Patients with inflammatory diseases such as arthritis, chronic infections and some types of cancer, often become anemic – a condition called anemia of chronic disease (ACD). While ACD rarely kills patients, it can make their lives miserable. A discovery at EMBL, in collaboration with researchers at Children’s Hospital Boston and Harvard Medical School, now links the gene HFE to ACD. The HFE gene is mutated in patients suffering from the common iron overload disease hemochromatosis. This finding gives hope that one day an effective and specific therapy may be developed to treat ACD (featured in Nature Genetics, April 18, 2004).
When people are infected with microbes, the level of iron in their blood drops. This has an important function: iron is essential for the growth of infectious microbes, so one way for the body to fight back is to lower the amount of iron in circulation.
“Unfortunately, while this decrease in iron hinders the spread of parasites and is beneficial in the short term, it can cause anemia," notes EMBL Group Leader Matthias Hentze. “During a long term inflammatory condition, low levels of iron can starve the bone marrow of this metal which is essential for blood cells, leading to ACD.”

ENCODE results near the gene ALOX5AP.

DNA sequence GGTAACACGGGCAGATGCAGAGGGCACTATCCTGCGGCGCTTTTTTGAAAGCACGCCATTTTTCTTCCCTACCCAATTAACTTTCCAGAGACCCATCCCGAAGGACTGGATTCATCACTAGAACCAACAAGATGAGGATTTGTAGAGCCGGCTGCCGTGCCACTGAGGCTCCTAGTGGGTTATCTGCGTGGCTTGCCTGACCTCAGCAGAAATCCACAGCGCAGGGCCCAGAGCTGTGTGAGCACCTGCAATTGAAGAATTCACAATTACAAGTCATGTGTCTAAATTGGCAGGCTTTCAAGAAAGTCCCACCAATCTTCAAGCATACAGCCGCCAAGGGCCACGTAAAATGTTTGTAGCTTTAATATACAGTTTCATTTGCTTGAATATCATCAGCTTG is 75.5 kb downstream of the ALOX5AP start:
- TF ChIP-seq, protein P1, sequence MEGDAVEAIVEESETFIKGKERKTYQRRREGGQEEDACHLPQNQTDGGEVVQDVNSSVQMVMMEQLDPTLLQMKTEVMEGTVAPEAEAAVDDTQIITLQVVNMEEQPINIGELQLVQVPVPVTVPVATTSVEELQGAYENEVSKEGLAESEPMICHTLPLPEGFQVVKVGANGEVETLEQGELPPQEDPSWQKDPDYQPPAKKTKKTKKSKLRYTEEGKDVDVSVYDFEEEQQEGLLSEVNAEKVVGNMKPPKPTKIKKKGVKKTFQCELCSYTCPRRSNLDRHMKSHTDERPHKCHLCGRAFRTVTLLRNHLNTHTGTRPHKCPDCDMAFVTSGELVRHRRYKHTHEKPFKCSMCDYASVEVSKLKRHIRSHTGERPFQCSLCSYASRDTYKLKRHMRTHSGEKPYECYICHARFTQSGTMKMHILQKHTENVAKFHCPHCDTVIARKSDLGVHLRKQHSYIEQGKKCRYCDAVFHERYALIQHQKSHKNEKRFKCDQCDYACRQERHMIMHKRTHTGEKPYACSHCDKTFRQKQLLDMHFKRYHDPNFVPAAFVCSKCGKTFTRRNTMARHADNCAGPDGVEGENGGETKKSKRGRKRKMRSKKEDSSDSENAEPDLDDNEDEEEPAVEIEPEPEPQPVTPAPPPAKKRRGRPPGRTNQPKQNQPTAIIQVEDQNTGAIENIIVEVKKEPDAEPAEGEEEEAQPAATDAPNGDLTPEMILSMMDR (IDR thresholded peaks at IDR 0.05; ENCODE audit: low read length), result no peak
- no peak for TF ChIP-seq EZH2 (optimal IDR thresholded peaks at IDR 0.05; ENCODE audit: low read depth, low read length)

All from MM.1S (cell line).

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At the JEC World Composite Show in Paris in March 2018, the Fraunhofer Institute for Laser Technology ILT will be focusing on the latest trends and innovations in laser machining of composites. Among other things, researchers at the booth shared with the Aachen Center for Integrative Lightweight Production (AZL) will demonstrate how lasers can be used for joining, structuring, cutting and drilling composite materials.
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Scientists at Tokyo Institute of Technology (Tokyo Tech) and Tohoku University have developed high-quality GFO epitaxial films and systematically investigated their ferroelectric and ferromagnetic properties. They also demonstrated the room-temperature magnetocapacitance effects of these GFO thin films.
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